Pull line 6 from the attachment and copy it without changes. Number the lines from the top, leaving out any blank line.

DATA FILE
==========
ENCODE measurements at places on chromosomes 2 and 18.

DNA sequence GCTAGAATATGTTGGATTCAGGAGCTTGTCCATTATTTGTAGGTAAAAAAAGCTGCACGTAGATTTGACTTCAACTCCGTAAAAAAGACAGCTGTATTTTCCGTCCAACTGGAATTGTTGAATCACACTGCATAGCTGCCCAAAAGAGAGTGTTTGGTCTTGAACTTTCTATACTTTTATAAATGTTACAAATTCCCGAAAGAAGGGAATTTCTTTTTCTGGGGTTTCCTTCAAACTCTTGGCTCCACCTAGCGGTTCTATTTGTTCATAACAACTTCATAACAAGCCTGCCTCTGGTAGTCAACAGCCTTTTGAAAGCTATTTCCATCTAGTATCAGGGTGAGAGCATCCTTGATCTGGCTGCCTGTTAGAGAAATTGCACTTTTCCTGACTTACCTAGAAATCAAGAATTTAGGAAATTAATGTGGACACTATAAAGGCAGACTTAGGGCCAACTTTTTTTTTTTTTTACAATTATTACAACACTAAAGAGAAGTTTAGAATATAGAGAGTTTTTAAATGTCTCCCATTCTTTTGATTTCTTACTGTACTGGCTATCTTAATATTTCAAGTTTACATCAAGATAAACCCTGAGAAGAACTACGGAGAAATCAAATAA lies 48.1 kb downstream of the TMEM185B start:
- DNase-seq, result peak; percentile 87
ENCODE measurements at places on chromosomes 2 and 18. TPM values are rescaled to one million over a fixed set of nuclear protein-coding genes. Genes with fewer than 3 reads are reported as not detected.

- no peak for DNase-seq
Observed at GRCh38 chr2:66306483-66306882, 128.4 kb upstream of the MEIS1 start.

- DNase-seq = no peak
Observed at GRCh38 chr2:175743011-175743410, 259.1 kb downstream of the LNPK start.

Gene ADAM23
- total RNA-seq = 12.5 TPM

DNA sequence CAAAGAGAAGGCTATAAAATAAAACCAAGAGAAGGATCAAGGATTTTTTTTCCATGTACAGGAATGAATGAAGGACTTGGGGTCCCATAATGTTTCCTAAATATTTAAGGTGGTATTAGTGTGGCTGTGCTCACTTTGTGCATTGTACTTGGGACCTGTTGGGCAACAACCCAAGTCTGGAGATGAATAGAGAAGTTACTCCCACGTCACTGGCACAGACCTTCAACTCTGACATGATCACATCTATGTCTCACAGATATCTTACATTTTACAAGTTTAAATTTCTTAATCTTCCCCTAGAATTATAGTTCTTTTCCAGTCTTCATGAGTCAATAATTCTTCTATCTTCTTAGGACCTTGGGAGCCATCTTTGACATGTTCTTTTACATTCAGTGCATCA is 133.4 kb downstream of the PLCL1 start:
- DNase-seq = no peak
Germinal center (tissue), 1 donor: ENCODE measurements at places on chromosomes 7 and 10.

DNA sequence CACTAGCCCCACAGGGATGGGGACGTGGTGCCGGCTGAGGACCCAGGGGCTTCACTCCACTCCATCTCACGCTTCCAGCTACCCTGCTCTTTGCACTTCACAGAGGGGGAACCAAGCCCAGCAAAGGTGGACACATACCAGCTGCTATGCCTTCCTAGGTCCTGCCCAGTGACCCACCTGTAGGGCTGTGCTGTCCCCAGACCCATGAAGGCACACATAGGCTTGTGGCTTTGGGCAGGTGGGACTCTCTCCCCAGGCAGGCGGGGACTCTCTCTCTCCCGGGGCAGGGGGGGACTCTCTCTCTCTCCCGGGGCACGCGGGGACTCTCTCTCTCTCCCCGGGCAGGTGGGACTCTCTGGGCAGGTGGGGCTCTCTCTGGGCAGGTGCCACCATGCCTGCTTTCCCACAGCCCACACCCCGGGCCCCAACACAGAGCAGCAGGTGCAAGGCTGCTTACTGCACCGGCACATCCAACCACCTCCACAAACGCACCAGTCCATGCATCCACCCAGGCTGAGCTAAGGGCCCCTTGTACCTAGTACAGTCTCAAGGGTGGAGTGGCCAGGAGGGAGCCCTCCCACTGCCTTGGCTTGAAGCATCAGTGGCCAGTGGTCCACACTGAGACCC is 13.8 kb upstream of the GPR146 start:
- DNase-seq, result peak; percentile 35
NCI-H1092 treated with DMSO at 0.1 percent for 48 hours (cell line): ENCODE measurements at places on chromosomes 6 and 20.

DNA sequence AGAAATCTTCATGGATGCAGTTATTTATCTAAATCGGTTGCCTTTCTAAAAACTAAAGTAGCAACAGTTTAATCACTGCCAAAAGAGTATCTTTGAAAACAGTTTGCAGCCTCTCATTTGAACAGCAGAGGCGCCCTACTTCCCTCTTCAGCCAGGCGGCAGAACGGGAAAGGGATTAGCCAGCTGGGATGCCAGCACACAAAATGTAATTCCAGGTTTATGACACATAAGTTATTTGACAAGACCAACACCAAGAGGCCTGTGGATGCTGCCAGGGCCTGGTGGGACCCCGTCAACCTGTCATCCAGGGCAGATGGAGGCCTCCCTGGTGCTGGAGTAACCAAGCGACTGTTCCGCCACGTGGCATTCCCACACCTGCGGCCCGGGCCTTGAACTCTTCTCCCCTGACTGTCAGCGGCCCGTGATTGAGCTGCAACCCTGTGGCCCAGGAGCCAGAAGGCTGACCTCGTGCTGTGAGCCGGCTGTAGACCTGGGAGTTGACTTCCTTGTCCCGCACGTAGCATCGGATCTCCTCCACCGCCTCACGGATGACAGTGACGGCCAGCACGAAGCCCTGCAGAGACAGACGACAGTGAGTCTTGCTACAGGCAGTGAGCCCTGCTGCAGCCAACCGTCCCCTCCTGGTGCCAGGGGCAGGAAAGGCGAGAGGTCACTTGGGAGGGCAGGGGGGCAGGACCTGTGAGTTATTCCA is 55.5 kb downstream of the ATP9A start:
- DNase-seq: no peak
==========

Observed at GRCh38 chr2:66306483-66306882, 128.4 kb upstream of the MEIS1 start.